- Volume 6 Issue 1
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Factors Associated with Death Acceptance among Thai Patients with Advanced Cancer
- Krapo, Maliwan (Faculty of Nursing, Chulalongkorn University) ;
- Thanasilp, Sureeporn (Faculty of Nursing, Chulalongkorn University) ;
- Chimluang, Janya (Faculty of Nursing, Chulalongkorn University)
- Received : 2018.10.25
- Accepted : 2018.11.15
- Published : 2018.11.30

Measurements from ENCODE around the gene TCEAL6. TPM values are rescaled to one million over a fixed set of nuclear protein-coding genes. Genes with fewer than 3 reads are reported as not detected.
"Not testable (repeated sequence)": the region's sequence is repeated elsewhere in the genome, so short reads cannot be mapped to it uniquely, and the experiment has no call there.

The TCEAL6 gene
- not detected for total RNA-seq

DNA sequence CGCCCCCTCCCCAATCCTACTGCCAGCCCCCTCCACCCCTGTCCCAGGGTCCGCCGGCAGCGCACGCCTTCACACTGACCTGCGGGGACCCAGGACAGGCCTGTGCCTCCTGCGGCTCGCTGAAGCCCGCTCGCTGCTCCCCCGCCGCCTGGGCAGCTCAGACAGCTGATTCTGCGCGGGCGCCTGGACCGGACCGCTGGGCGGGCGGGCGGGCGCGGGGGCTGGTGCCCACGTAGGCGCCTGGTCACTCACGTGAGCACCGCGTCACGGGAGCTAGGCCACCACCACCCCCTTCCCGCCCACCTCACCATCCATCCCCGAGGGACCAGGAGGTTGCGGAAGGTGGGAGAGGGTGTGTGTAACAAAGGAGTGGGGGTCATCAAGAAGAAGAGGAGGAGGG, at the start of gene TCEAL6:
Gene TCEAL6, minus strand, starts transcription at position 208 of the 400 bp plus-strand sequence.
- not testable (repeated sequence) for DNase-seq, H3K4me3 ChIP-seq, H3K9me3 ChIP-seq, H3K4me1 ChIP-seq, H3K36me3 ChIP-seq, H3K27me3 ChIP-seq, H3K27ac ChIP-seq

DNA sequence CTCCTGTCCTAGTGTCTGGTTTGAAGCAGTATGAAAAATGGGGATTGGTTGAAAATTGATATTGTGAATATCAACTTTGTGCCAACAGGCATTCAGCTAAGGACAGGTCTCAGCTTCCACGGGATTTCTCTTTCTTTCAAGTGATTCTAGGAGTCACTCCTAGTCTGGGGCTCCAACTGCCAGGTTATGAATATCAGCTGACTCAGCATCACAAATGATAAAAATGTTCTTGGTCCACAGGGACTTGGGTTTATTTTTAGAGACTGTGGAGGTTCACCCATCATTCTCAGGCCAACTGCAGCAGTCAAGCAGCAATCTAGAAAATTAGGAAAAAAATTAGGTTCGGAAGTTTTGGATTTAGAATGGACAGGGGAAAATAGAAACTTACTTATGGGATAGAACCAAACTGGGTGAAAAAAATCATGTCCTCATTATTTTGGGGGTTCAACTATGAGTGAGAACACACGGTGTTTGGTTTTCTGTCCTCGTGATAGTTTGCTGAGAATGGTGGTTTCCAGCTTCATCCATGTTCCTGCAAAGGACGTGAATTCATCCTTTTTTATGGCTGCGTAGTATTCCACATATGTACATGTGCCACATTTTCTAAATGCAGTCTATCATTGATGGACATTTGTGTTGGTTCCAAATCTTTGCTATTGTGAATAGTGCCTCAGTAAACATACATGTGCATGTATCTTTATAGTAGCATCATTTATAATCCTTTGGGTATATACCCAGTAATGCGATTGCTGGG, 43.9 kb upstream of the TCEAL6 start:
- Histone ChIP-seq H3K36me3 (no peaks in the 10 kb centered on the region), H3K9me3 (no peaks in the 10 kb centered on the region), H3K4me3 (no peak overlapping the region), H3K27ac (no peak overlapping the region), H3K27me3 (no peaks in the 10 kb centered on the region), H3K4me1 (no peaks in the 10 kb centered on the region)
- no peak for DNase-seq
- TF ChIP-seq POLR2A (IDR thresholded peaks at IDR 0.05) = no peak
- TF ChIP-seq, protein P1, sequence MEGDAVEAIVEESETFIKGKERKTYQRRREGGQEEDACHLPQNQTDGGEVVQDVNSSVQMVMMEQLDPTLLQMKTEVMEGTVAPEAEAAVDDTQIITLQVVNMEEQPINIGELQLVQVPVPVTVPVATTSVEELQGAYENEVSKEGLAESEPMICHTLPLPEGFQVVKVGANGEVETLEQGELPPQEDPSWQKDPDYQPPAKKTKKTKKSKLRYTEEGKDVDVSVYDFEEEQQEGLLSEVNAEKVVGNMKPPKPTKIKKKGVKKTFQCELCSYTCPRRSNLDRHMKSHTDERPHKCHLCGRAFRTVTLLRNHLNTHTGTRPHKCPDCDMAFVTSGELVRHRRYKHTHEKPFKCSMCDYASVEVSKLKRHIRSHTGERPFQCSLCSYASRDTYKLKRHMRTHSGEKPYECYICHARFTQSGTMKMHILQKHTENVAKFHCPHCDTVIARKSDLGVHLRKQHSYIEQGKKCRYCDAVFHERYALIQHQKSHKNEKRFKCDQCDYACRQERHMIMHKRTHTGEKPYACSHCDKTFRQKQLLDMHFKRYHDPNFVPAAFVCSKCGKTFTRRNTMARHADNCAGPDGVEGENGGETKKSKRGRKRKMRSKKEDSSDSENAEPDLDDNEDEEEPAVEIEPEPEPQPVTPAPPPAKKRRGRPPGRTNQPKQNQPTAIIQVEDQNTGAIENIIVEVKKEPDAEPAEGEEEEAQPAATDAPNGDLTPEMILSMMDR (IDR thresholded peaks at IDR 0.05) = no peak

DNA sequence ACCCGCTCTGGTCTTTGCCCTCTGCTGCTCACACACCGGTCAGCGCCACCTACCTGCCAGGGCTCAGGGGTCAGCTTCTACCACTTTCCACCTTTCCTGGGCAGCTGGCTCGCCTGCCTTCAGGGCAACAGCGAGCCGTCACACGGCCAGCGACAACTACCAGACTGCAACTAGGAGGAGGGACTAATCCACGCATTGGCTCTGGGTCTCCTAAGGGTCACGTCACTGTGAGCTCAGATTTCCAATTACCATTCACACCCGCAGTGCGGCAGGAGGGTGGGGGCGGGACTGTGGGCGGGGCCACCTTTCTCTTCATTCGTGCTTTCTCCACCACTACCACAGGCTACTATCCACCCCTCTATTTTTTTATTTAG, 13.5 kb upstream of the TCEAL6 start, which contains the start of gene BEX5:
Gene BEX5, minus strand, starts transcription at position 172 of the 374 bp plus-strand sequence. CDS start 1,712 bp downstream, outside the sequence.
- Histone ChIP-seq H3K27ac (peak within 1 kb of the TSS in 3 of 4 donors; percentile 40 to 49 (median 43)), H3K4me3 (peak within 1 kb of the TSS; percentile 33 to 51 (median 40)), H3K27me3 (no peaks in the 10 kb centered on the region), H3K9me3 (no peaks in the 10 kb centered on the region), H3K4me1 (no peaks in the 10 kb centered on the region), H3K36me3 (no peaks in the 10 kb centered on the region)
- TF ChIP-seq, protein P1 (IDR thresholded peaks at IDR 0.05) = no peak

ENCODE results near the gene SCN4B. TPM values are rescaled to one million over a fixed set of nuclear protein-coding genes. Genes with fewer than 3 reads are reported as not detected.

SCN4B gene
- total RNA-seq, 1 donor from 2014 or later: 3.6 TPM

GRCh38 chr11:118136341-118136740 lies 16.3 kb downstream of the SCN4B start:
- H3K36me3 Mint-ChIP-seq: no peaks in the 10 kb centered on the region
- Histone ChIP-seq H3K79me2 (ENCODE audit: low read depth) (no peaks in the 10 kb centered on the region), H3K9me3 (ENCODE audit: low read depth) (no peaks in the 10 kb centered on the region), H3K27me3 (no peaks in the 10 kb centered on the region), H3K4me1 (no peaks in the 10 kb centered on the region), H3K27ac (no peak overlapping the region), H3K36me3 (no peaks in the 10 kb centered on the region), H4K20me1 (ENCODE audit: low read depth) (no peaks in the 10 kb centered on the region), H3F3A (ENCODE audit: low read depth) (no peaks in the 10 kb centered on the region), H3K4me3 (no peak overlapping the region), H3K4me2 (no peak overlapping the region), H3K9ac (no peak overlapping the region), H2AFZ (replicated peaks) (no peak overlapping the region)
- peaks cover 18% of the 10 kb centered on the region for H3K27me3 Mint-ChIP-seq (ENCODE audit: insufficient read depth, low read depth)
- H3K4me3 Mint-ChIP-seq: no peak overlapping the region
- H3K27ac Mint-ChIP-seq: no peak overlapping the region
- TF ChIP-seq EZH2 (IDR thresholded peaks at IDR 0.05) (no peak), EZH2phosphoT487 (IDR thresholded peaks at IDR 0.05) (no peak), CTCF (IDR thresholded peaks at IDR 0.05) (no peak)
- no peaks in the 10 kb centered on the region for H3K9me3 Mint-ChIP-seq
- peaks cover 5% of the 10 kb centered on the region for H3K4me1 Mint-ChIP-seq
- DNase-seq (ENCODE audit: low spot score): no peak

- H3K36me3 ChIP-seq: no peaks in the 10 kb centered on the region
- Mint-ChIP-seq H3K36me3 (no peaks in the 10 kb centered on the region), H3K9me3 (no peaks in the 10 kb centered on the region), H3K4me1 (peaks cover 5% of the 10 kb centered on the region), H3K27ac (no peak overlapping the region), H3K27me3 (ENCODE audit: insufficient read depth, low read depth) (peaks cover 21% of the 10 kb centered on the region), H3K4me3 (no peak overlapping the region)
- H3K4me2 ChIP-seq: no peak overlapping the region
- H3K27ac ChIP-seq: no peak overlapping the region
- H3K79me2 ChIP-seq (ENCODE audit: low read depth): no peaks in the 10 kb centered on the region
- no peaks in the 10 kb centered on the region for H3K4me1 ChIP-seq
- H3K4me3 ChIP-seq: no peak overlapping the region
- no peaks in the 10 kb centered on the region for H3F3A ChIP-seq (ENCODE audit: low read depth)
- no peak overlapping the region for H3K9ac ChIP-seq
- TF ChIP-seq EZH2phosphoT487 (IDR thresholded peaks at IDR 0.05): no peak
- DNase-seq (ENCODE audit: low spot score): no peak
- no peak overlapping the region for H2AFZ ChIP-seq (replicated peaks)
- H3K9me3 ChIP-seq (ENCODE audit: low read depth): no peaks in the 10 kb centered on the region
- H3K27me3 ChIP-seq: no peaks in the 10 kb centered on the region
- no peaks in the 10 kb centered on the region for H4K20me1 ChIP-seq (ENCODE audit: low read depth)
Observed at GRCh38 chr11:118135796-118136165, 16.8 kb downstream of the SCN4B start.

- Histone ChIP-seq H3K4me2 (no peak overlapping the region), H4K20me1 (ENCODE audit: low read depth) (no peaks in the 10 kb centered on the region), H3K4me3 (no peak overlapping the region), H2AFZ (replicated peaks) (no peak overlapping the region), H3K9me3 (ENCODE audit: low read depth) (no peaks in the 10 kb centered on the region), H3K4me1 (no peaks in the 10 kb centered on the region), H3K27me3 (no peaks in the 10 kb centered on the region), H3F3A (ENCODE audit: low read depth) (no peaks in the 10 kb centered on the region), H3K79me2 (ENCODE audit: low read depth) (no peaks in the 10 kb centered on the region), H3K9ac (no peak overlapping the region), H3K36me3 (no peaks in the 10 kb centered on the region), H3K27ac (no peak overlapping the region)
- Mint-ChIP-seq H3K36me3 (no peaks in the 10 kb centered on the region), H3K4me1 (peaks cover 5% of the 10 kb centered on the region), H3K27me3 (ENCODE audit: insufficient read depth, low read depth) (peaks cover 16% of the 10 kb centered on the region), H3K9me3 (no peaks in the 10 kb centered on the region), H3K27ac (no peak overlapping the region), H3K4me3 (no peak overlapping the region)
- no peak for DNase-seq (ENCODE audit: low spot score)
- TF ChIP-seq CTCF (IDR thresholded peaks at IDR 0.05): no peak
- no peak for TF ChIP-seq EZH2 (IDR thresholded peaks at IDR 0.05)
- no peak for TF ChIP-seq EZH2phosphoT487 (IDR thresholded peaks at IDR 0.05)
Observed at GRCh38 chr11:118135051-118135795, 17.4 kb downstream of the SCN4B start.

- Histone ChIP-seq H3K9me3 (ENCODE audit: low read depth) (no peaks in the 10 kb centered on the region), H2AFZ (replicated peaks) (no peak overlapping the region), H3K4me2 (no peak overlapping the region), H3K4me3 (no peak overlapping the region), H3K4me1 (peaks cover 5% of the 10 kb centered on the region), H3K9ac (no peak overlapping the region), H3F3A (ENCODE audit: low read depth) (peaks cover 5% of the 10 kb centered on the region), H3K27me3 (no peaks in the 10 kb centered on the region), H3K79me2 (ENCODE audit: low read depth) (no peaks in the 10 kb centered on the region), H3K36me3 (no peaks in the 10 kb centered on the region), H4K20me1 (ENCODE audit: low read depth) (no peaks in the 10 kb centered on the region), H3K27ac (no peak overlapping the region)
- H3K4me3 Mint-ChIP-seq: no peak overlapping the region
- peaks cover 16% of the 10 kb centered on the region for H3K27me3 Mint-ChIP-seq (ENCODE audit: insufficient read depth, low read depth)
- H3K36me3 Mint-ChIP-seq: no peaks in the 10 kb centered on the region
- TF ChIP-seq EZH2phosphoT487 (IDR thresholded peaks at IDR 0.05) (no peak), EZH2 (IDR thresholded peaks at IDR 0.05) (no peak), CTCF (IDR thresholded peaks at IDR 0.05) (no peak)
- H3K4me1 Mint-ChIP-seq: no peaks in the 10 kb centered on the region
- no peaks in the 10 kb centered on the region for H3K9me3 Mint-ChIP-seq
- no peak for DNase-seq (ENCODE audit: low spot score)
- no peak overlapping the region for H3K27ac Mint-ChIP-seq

Patients with advanced cancer cope with various issues, especially psychological symptoms, such as anxiety about death. Previous research from various countries indicates that most advanced cancer patients perceive distress before death, which means they cannot accept death peacefully. The purpose of this study was to examine the factors associated with death acceptance of Thai patients with advanced cancer. The participants were 242 adult patients with advanced cancer from three tertiary hospitals in Bangkok, Thailand. The research instruments consisted of 7 questionnaires: a personal information questionnaire, the death anxiety questionnaire, Buddhist beliefs about death questionnaire, the unfinished task questionnaire, general self-efficacy scale, family relationship questionnaire, and death acceptance scale. These instruments were tested for their content validity by a panel of experts. All instruments except the first one were tested for reliability, and their Cronbach's alpha coefficient were .86, .72, .74, .74, .89, and .70, respectively. Descriptive statistics, Pearson's correlation, Point-biserial correlation coefficient, and stepwise multiple regression were used to analyze the data. The results revealed that a total of 42% of variance of death acceptance among Thai patients with advanced cancer was explained by death anxiety, Buddhist beliefs about death, and self-efficacy. Knowing these factors provides further information for nurses to help patients to cope with their death. From this crucial knowledge, nurses can develop interventions in decreasing or controlling anxiety about death, promoting Buddhist beliefs about death, and enhancing self-efficacy of advanced cancer patients. Therefore, a better quality of life and good death can be achieved.
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